The only building in the world that compares to Lansing’s 1939 masterpiece is London’s Tate Modern art gallery, a former power station that can’t hold a candlepower to the Ottawa Station’s dynamic forms and colors. No wonder 1,550 workers spent two and a half years carefully restoring and scooping out the building’s precious shell, tapered like a 170-foot-high flame and colored to match, with masonry that appears to burn from black to orange to yellow as it thrusts upward.

As a result, a 20th-century wonder — a power plant disguised as a downtown office building — has become a genuine office complex and downtown anchor in the 21st.

How could such an un-disaster happen?

The short answer is that a lot of people badly wanted it to happen.

The long answer is longer.

There were so many moving parts to the project that even one of its prime movers, Dan Loepp, president and CEO of Blue Cross Blue Shield of Michigan, the Accident Fund’s parent company, called it “highly unlikely.”

“The dominoes fell up,” Loepp said.

Idle since 1992 except for a chilled water plant in the basement, the power station shrugged off several attempts to fill it, ranging from technology center to entertainment complex.

All of them fell short for lack of a big enough anchor tenant.

The station’s Art Deco charms faded, year by year, until it began to stink like a beached whale.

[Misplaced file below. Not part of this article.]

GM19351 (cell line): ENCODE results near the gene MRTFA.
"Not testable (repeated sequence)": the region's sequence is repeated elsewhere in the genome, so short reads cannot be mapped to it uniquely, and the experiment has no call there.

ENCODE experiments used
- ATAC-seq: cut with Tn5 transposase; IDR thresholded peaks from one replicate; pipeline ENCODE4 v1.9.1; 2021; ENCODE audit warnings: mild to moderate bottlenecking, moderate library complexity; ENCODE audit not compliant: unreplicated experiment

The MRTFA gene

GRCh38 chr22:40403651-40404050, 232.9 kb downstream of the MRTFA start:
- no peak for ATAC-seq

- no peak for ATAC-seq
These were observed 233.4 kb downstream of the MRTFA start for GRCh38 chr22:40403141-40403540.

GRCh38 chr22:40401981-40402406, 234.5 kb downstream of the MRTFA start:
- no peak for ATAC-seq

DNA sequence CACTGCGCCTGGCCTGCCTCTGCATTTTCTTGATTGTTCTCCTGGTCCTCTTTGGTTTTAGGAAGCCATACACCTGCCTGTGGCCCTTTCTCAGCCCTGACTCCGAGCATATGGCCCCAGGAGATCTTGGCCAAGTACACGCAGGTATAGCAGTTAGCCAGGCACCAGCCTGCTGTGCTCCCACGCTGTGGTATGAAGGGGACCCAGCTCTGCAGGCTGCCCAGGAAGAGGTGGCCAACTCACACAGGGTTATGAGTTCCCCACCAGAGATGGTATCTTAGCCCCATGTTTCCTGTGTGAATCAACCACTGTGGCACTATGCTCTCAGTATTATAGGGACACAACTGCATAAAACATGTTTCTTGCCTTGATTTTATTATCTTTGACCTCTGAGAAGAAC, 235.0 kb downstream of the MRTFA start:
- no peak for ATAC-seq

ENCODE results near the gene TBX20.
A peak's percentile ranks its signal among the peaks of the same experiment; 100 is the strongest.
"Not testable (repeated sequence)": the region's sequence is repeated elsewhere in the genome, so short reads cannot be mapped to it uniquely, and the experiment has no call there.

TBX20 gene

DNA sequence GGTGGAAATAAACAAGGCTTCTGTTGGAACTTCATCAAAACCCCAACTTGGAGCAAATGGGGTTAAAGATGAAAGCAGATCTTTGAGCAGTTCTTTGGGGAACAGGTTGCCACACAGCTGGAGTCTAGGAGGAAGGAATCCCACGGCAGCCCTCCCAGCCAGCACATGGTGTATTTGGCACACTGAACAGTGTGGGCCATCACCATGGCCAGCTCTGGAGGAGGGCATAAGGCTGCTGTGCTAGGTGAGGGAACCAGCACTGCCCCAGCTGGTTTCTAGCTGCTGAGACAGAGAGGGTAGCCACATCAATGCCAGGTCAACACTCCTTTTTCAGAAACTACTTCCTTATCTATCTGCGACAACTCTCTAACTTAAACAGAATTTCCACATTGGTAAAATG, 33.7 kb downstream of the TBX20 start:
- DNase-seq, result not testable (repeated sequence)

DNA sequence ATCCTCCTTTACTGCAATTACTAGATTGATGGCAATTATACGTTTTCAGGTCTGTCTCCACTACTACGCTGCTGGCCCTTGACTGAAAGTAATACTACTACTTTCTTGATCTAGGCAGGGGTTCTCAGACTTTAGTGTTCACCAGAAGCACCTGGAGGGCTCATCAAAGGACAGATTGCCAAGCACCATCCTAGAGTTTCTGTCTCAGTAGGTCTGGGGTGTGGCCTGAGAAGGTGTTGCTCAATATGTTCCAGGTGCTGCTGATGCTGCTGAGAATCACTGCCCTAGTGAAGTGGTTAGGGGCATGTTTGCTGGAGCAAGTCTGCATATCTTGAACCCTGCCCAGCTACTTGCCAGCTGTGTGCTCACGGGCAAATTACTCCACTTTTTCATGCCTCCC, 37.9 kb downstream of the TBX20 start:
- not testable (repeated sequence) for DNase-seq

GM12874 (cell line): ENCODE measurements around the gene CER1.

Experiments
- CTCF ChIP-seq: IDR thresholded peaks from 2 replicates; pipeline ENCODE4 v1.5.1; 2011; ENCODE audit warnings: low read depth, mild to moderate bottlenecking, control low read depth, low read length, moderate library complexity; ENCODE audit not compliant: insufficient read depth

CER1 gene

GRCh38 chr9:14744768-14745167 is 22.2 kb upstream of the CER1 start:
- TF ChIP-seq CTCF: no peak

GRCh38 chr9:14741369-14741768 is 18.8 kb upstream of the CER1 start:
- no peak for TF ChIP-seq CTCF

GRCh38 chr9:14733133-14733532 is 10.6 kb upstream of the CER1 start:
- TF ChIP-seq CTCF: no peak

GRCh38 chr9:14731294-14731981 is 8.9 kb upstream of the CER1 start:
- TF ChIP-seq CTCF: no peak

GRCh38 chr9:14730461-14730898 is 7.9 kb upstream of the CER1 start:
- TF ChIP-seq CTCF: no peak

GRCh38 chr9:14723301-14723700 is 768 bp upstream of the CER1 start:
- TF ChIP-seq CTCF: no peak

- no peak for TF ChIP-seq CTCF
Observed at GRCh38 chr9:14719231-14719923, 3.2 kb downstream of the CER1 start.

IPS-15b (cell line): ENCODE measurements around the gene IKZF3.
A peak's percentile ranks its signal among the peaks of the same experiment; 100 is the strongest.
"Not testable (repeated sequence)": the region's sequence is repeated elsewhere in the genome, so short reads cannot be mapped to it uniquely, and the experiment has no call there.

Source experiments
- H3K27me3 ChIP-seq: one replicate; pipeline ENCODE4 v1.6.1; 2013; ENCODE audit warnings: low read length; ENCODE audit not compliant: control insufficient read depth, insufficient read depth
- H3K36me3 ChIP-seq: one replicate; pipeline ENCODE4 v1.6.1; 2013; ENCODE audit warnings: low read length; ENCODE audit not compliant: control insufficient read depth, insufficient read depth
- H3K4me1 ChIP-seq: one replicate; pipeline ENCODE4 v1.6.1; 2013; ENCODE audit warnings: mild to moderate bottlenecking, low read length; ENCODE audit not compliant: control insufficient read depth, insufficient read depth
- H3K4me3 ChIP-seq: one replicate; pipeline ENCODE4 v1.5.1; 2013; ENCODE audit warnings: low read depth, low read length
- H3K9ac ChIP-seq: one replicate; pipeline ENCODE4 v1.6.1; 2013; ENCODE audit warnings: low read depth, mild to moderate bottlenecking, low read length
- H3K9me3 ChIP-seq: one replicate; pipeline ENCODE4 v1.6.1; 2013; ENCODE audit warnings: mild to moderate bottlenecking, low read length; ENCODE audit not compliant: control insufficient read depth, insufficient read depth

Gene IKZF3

“This was the tough nut to crack,” Lansing Mayor Virg Bernero said. “That was the symbol, either of stagnation or success, and we knew it.”

In summer 2006, six months after Bernero became mayor, Trezise urged him to solicit bids from potential developers across the country. In the development world, a “request for proposal” is like the courtship dance of a bird of paradise. Bernero dreaded public rejection.

“What if nobody wants it?” he asked Trezise.

“Then we’ll know,” Trezise responded. “And we won’t waste any more time on it.”

As the mayor feared, out of 1,600 developers, none came back with financing or a major tenant. There were no bites, but two nibbles — brief letters of interest, one of them from Lansing developer Chuck Abraham.

Abraham didn’t have financing or a tenant, but he had a friend in a high place, Blue Cross´ Loepp. Loepp knew Lansing well. He came to Lansing in 1984 to work for the state of Michigan. Abraham was an old family friend.

By 2006, the Accident Fund, the nation’s 15th largest workers’ compensation company, was growing fast and contemplated a doubled staff of about 1,200 employees by 2021. It was quickly blowing out the seams of its old headquarters on Capitol Avenue in downtown Lansing.